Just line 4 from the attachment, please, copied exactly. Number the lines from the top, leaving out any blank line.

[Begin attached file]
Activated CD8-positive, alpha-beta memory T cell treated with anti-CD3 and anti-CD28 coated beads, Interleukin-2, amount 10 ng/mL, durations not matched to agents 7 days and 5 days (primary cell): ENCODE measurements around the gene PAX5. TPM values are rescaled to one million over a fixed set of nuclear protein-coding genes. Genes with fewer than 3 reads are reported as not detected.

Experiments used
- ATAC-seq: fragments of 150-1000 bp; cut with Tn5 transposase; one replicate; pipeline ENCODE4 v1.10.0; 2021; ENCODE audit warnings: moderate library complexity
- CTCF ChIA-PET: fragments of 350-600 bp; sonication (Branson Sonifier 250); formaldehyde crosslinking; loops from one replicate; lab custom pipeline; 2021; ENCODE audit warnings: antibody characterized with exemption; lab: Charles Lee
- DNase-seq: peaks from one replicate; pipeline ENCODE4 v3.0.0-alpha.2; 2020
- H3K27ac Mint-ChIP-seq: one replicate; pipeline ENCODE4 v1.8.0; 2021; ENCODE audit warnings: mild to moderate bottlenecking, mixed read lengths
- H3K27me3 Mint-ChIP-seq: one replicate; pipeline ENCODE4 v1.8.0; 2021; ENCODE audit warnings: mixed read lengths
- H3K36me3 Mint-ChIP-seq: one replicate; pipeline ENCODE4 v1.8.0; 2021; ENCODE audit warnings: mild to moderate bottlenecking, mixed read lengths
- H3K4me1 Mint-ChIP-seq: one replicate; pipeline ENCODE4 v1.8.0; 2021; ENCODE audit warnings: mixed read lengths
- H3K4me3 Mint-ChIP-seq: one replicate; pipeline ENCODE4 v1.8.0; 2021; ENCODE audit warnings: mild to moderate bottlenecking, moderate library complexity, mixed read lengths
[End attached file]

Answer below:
- CTCF ChIA-PET: fragments of 350-600 bp; sonication (Branson Sonifier 250); formaldehyde crosslinking; loops from one replicate; lab custom pipeline; 2021; ENCODE audit warnings: antibody characterized with exemption; lab: Charles Lee